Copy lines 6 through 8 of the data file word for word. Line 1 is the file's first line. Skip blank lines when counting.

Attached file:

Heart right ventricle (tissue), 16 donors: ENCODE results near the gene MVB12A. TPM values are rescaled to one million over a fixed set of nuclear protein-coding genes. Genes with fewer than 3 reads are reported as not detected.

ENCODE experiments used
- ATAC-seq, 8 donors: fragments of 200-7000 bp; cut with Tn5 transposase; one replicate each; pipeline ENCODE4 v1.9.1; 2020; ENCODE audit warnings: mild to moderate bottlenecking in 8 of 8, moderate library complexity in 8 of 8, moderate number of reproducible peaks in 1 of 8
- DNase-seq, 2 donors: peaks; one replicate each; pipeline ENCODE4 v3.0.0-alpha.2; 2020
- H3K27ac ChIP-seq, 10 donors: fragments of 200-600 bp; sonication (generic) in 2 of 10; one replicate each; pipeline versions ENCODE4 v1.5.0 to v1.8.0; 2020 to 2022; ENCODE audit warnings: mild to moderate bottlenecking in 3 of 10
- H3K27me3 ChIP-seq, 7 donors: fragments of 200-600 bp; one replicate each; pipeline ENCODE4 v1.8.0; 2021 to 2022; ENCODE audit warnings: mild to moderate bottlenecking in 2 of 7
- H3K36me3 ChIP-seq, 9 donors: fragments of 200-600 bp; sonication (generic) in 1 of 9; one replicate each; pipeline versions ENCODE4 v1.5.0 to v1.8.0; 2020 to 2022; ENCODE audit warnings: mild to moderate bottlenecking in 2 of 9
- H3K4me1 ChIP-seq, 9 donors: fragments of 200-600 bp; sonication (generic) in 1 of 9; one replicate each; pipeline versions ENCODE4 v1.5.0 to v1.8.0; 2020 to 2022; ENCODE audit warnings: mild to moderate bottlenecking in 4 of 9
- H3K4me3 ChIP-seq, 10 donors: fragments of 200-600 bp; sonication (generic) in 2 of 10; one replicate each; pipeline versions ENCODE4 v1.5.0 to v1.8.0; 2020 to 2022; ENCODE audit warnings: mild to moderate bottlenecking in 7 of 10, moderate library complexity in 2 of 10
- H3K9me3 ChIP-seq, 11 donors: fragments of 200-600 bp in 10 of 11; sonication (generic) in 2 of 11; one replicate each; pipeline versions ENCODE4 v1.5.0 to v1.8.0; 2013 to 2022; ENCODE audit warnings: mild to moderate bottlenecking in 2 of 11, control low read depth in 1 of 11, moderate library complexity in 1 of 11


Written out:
- H3K27me3 ChIP-seq, 7 donors: fragments of 200-600 bp; one replicate each; pipeline ENCODE4 v1.8.0; 2021 to 2022; ENCODE audit warnings: mild to moderate bottlenecking in 2 of 7
- H3K36me3 ChIP-seq, 9 donors: fragments of 200-600 bp; sonication (generic) in 1 of 9; one replicate each; pipeline versions ENCODE4 v1.5.0 to v1.8.0; 2020 to 2022; ENCODE audit warnings: mild to moderate bottlenecking in 2 of 9
- H3K4me1 ChIP-seq, 9 donors: fragments of 200-600 bp; sonication (generic) in 1 of 9; one replicate each; pipeline versions ENCODE4 v1.5.0 to v1.8.0; 2020 to 2022; ENCODE audit warnings: mild to moderate bottlenecking in 4 of 9